Faraday Future Ends Plant Construction In Nevada

Silicon Valley startup Faraday Future has canceled its plans to build a $1 billion factory in Nevada. Stefan Krause, Faraday’s chief financial officer, announced in a statement, “We have decided to put a hold on our factory at the Apex site in North Las Vegas.” It is said that the plan was canceled due to cash problems.

According to the Nevada Governor’s Office of Economic Development, the state’s agreement with Faraday required the company to fully invest a minimum of $1 billion to receive incentives. Unfortunately, the company is said to be in dire financial straits with mounting debts, unpaid bills, and financial mismanagement. The government was aware of the risks of entering into an agreement with a start-up. The governor’s office said, “The agreement with Faraday held Nevada’s citizens harmless from the risk associated with this project.”

Faraday announced it was restarting construction of a production facility in North Las Vegas five months ago. That announcement came nearly one year after the company initially halted construction because of financial woes. It now appears that the factory will never be built.

The US start-up held a ceremony when construction of the facility began in April last year. That next October, the company halted construction amid reports of money issues. The facility’s building contractor claimed payments had stopped and at least two other suppliers took legal action to force Faraday to pay its debts.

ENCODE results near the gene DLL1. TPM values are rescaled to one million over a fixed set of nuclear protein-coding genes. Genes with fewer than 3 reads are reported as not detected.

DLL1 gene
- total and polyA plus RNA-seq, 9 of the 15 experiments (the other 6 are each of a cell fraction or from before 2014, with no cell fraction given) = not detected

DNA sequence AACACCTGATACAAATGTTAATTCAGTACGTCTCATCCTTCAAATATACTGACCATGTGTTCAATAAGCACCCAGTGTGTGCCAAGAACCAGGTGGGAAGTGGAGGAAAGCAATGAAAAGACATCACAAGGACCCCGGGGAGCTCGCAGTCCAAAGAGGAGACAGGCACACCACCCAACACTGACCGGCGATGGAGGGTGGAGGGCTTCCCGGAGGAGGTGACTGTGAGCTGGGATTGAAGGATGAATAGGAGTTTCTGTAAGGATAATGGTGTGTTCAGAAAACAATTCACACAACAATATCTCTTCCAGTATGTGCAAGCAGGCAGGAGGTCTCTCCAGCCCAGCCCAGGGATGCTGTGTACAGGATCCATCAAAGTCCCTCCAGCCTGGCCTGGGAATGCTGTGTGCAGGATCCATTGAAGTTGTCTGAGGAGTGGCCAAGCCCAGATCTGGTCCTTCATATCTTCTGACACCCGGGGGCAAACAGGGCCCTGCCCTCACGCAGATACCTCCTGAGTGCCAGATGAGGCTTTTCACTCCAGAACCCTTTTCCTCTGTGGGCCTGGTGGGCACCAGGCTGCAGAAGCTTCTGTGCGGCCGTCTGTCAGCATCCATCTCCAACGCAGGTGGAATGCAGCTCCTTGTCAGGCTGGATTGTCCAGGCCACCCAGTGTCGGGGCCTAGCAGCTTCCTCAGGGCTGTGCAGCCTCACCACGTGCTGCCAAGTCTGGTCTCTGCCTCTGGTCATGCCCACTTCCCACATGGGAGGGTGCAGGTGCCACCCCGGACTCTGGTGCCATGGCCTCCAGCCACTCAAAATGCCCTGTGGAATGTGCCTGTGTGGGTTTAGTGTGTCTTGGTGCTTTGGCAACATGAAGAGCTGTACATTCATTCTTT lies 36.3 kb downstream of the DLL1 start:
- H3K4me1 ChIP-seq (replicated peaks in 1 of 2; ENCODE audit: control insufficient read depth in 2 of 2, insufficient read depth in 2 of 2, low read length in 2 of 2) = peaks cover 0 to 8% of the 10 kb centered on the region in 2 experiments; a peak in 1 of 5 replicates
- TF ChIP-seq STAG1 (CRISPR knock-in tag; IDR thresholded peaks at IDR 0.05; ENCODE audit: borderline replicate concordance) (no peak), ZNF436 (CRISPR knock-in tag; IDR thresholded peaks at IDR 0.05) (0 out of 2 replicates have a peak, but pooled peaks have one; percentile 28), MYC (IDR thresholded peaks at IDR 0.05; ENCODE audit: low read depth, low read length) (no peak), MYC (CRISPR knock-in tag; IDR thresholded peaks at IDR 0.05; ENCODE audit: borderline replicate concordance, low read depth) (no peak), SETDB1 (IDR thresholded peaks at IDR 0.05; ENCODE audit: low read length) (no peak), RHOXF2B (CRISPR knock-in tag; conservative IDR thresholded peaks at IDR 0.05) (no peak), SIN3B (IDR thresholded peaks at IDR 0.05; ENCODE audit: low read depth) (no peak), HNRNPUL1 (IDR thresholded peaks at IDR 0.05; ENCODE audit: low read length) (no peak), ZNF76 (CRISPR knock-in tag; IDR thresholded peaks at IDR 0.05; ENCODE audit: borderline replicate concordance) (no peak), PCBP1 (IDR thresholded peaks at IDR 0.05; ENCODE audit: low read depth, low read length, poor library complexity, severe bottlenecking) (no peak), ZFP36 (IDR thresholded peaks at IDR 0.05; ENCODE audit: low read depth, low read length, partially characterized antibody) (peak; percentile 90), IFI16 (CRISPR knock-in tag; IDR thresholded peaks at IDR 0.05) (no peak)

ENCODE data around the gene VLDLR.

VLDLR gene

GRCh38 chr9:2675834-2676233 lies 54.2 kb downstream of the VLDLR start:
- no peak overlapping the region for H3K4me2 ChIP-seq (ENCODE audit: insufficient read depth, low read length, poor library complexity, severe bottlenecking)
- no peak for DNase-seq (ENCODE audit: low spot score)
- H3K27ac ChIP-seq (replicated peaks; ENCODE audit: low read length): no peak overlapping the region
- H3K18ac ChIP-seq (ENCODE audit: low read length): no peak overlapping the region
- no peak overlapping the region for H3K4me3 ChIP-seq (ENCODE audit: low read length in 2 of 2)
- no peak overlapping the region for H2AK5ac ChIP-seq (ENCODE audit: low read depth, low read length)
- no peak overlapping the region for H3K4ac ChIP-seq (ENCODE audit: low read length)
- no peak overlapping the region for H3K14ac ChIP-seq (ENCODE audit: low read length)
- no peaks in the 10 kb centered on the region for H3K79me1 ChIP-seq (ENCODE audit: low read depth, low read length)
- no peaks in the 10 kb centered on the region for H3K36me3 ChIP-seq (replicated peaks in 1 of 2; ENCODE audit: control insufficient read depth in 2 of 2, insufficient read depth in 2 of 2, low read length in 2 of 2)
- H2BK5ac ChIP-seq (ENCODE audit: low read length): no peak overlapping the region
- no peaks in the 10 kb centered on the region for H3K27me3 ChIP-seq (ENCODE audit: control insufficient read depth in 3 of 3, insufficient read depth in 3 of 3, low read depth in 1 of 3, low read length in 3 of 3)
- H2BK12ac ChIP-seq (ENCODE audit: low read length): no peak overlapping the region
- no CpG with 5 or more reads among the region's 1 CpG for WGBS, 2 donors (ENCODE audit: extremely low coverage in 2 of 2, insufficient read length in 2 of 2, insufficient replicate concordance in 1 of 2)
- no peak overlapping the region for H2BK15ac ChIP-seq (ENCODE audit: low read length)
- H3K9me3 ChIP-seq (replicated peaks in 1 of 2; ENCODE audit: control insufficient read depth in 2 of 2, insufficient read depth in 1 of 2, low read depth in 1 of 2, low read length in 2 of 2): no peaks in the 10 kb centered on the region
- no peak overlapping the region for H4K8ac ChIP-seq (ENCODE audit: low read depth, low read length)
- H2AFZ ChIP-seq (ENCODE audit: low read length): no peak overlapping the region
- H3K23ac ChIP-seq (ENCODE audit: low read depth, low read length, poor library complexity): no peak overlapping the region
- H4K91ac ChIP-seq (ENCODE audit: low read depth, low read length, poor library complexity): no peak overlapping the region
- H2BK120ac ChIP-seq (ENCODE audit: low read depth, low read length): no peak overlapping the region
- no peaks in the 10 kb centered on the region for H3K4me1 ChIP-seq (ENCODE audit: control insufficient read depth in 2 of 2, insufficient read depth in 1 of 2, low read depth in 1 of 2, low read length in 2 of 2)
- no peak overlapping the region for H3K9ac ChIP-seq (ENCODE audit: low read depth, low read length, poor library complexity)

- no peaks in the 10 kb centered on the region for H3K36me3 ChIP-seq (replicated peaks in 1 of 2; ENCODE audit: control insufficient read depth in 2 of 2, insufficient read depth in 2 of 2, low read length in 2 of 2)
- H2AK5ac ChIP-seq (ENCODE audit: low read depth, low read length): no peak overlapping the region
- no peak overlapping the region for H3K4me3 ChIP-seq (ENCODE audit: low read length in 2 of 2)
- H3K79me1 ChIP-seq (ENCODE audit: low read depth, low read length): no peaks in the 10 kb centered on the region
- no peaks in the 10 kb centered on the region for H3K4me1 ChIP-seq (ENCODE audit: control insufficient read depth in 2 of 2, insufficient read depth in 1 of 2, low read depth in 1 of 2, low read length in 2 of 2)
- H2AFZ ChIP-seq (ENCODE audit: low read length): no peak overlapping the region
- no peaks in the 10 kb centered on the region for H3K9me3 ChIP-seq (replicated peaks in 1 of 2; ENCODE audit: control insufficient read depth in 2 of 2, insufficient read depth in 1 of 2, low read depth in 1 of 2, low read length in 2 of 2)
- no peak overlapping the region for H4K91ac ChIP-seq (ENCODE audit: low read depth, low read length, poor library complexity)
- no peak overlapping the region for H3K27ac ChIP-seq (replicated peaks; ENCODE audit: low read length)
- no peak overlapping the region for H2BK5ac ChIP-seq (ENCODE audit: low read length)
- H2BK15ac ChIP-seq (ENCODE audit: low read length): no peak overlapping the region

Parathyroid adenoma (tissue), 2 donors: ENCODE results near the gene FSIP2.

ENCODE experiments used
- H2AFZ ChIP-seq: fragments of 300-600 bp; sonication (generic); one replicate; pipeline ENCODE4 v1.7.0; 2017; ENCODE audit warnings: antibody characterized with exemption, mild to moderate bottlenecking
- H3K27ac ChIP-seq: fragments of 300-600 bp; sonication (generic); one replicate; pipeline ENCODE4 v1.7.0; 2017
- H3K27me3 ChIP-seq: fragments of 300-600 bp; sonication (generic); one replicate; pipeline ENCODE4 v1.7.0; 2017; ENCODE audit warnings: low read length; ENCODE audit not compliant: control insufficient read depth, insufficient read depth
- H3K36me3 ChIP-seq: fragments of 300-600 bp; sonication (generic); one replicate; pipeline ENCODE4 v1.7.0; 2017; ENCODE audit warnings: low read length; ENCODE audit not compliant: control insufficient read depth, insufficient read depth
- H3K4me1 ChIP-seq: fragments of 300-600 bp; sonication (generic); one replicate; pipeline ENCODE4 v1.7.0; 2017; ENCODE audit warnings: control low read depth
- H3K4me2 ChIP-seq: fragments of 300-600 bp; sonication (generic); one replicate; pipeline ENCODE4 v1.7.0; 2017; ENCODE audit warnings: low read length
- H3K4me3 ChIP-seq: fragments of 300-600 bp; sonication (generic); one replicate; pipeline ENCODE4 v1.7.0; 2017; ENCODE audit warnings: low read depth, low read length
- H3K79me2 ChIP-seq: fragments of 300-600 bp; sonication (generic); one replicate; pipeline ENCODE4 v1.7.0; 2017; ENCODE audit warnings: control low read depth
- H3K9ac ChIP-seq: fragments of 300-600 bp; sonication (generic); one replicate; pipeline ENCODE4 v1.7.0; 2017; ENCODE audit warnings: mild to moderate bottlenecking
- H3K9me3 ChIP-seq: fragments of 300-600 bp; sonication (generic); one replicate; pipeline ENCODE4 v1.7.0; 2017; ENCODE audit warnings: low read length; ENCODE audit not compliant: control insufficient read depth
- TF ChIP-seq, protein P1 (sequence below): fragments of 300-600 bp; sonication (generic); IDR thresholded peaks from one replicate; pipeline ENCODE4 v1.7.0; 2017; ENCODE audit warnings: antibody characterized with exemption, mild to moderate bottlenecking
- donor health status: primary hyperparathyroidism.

In January, Faraday’s CEO said that the company’s first electric vehicle, the FF 91, would be a luxury car built at the Nevada factory. The company claimed the FF 91 would be the world’s fastest electric car. Then, a Chinese court froze billions of dollars in assets controlled by LeEco’s Jia Yueting, a major investor in the company, leaving Faraday without the means to continue construction on the Nevada factory.

Jia is one of China’s most outspoken and controversial entrepreneurs. He made a fortune building Leshi Internet Information & Technology Corp. into China’s version of Netflix. Jia has stepped down from the chief executive officer role at Leshi and said he would resign from its board to focus on serving as chairman of LeEco’s auto unit and Faraday Future. Jia is a backer of Faraday, but LeEco doesn’t own any shares in the carmaker.

Faraday Future said in the statement that it would keep all rights to the site in North Las Vegas and still planned to build a vehicle production facility there. Faraday said in its statement, “We are in the process of identifying a manufacturing facility that presents a faster path to start-of-production and aligns with future strategic options.”